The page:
I also couldn’t help but relish how linguistically and culturally muddled the show is. Here’s an opera written by an Italian, based on a play by a Frenchman, set in Spain (where everyone has oddly Italian-sounding names), sung in English, with a young Australian baritone (Morgan Pearse) in the title role and a Mexican tenor (Eleazar Rodriguez) as Almaviva. I know it makes me sound like an elitist snob, but what a wonderful testament to pan-European culture and cosmopolitanism in general. Messrs Farage, Lawson et al., take note: let’s not make London a parochial backwater please.
I’ve spent quite a bit of time in New York lately. Just before my most recent trip, I went and bought Bill Bryson’s new book about Britain: The Road to Little Dribbling. It’s wonderful, perceptive and funny: everyone should read it. Bryson, originally from Des Moines, Iowa (because somebody had to be, as he memorably put it at the start of his breakthrough book, The Lost Continent) has written a 381-page love letter to his adopted country.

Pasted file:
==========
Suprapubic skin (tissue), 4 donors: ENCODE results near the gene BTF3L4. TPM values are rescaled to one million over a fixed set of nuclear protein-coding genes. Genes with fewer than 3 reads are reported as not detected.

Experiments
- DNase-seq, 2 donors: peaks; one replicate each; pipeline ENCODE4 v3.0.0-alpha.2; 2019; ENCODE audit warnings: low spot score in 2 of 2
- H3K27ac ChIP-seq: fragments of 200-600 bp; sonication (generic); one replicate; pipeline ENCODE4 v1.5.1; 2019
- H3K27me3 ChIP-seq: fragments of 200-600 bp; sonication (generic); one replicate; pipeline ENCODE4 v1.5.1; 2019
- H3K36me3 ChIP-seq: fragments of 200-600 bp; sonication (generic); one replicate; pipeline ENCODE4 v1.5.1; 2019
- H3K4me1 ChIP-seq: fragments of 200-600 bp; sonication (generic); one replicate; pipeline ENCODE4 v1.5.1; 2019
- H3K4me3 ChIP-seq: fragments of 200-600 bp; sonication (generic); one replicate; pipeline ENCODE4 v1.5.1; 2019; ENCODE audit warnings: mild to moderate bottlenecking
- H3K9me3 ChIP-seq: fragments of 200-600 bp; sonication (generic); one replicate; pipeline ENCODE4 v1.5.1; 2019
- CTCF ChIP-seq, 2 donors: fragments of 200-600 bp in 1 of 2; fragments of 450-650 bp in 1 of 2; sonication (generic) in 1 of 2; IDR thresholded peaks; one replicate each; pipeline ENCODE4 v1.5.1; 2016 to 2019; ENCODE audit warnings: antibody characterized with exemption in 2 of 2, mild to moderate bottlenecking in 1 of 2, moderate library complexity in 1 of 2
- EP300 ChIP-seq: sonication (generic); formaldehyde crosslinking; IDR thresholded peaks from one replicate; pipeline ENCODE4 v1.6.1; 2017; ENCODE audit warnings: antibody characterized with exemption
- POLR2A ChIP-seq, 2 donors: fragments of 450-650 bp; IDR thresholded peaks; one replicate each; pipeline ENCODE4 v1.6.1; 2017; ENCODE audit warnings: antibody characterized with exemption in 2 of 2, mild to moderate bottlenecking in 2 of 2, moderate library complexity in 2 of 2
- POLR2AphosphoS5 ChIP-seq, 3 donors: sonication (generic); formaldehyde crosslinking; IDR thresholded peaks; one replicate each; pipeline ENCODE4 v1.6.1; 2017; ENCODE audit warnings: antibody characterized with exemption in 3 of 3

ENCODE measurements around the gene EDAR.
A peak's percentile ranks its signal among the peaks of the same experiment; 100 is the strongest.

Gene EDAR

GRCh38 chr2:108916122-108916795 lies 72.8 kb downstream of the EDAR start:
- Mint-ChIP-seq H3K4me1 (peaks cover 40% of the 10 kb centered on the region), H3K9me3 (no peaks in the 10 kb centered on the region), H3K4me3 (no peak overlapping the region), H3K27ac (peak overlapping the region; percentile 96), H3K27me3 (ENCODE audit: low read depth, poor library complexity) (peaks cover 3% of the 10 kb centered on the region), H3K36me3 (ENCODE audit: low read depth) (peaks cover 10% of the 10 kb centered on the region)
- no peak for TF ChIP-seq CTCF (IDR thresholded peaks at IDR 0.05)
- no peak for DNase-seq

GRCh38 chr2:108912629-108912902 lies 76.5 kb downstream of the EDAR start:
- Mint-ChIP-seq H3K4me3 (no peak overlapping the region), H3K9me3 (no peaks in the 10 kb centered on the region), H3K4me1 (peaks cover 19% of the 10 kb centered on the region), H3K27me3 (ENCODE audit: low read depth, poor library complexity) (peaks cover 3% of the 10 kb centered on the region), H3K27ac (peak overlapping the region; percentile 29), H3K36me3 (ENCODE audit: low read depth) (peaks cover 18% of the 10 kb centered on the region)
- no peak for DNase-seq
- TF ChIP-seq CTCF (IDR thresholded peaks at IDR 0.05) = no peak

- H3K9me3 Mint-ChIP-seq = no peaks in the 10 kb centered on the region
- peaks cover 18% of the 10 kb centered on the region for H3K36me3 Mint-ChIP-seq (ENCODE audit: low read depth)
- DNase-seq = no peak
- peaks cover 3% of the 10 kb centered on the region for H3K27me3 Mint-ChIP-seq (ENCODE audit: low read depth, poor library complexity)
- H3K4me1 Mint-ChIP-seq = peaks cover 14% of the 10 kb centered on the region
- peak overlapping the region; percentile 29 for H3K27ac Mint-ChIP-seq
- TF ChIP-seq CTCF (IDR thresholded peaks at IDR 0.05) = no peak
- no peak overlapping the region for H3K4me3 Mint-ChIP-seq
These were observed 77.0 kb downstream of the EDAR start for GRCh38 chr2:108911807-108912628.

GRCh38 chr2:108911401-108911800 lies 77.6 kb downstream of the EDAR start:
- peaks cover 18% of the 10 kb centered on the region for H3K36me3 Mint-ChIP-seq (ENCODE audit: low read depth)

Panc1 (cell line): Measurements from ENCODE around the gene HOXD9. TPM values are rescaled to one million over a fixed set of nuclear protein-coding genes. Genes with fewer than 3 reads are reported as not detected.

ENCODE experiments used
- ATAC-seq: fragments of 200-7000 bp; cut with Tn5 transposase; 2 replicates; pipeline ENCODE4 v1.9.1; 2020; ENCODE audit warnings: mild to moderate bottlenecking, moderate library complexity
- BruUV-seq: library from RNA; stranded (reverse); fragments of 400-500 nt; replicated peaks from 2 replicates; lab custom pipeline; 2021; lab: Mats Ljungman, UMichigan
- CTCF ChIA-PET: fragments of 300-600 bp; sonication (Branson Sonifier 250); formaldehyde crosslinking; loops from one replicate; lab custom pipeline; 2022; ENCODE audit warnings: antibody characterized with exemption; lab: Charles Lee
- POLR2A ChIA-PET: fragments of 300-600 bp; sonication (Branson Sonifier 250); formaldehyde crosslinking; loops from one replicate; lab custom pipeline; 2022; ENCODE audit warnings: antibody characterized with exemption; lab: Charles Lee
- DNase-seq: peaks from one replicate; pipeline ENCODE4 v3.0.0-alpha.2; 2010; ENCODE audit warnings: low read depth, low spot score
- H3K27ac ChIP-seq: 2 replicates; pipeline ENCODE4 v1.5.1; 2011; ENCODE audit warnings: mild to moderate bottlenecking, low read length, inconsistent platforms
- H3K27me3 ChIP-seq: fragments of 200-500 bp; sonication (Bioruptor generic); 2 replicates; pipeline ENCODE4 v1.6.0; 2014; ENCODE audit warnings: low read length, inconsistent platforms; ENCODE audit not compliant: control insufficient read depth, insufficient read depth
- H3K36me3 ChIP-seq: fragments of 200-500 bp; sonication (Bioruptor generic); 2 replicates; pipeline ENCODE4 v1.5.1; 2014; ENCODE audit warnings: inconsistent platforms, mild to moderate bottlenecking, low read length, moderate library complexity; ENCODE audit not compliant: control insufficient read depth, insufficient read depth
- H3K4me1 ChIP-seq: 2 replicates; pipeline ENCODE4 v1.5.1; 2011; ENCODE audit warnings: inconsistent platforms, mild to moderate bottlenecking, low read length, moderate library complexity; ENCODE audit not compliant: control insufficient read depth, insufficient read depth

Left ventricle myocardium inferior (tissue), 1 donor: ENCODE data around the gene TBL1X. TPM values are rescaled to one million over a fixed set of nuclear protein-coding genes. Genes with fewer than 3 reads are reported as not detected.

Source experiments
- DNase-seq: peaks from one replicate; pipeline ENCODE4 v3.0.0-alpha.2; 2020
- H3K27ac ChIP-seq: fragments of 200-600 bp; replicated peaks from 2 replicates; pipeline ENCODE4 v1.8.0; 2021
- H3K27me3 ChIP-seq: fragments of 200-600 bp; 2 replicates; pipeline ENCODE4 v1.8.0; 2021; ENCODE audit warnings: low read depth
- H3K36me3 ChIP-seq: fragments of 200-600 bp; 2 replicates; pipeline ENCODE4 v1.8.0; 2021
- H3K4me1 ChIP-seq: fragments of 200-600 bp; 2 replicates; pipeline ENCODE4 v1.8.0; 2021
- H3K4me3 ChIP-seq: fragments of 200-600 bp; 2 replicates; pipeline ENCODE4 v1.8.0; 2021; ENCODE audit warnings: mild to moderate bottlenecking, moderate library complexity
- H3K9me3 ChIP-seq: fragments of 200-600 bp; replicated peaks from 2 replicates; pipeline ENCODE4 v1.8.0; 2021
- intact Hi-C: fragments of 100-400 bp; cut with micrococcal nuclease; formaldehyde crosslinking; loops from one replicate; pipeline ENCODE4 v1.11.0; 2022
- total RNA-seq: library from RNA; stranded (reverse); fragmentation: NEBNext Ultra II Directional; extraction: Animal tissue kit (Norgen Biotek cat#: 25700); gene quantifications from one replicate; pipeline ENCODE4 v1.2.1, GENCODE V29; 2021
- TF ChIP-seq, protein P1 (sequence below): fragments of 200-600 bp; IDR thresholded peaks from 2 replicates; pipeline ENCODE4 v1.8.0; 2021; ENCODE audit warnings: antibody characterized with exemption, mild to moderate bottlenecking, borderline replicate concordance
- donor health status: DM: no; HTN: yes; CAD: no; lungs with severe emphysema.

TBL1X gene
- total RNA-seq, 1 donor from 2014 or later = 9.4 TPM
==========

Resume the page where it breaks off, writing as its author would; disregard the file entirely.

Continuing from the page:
Reading it last week as I commuted back and forth between Manhattan and Brooklyn on the subway, it got me thinking about the pros and cons of life in American versus life in Britain. And, without wanting to seem ungrateful to New York for putting up with me, I have to say I agree with Bill. Britain is frankly a nicer country to live in than America, and London beats New York hands down. Leaving aside America’s most obvious flaws – Donald Trump, the National Rifle Association etc – there are a number of reasons for this assertion.